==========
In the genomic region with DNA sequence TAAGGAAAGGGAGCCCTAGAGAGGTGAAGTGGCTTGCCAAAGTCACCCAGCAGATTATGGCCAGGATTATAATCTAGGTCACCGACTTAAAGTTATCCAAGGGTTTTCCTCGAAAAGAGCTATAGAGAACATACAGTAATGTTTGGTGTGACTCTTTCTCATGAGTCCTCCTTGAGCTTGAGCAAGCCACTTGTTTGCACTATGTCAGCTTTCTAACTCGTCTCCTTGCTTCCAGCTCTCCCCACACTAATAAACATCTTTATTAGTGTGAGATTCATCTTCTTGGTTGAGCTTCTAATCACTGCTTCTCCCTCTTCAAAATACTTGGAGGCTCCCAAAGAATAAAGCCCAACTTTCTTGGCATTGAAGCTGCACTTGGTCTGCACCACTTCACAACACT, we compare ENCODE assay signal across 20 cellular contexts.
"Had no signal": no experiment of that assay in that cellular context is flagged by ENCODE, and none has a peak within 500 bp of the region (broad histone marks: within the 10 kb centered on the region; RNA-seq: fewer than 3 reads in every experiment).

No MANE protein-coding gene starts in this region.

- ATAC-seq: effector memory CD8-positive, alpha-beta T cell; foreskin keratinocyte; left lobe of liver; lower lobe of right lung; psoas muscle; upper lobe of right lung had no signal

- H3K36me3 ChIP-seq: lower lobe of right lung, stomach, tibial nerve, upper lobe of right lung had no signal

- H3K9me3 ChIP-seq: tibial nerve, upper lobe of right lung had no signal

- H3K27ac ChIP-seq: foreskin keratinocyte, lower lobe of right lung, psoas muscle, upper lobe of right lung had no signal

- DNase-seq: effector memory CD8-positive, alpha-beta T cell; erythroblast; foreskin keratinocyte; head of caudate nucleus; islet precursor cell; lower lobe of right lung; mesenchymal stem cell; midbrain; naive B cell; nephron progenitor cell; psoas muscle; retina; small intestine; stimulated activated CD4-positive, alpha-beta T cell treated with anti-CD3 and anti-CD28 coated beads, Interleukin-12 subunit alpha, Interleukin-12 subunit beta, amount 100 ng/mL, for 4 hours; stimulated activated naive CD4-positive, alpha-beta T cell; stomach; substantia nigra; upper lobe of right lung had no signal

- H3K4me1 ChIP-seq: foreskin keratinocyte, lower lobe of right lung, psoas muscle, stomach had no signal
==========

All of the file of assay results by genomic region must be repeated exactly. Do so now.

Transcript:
In the genomic region with DNA sequence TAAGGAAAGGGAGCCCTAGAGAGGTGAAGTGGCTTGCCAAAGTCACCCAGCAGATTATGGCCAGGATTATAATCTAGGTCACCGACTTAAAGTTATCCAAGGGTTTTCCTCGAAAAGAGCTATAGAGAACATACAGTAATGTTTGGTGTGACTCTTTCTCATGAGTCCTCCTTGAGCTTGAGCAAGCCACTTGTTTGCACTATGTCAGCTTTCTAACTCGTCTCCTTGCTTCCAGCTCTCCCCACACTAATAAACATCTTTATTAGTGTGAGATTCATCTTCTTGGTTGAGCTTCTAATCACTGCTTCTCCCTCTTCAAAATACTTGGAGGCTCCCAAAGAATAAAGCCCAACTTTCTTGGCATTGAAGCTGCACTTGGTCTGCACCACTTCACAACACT, we compare ENCODE assay signal across 20 cellular contexts.
"Had no signal": no experiment of that assay in that cellular context is flagged by ENCODE, and none has a peak within 500 bp of the region (broad histone marks: within the 10 kb centered on the region; RNA-seq: fewer than 3 reads in every experiment).

No MANE protein-coding gene starts in this region.

- ATAC-seq: effector memory CD8-positive, alpha-beta T cell; foreskin keratinocyte; left lobe of liver; lower lobe of right lung; psoas muscle; upper lobe of right lung had no signal

- H3K36me3 ChIP-seq: lower lobe of right lung, stomach, tibial nerve, upper lobe of right lung had no signal

- H3K9me3 ChIP-seq: tibial nerve, upper lobe of right lung had no signal

- H3K27ac ChIP-seq: foreskin keratinocyte, lower lobe of right lung, psoas muscle, upper lobe of right lung had no signal

- DNase-seq: effector memory CD8-positive, alpha-beta T cell; erythroblast; foreskin keratinocyte; head of caudate nucleus; islet precursor cell; lower lobe of right lung; mesenchymal stem cell; midbrain; naive B cell; nephron progenitor cell; psoas muscle; retina; small intestine; stimulated activated CD4-positive, alpha-beta T cell treated with anti-CD3 and anti-CD28 coated beads, Interleukin-12 subunit alpha, Interleukin-12 subunit beta, amount 100 ng/mL, for 4 hours; stimulated activated naive CD4-positive, alpha-beta T cell; stomach; substantia nigra; upper lobe of right lung had no signal

- H3K4me1 ChIP-seq: foreskin keratinocyte, lower lobe of right lung, psoas muscle, stomach had no signal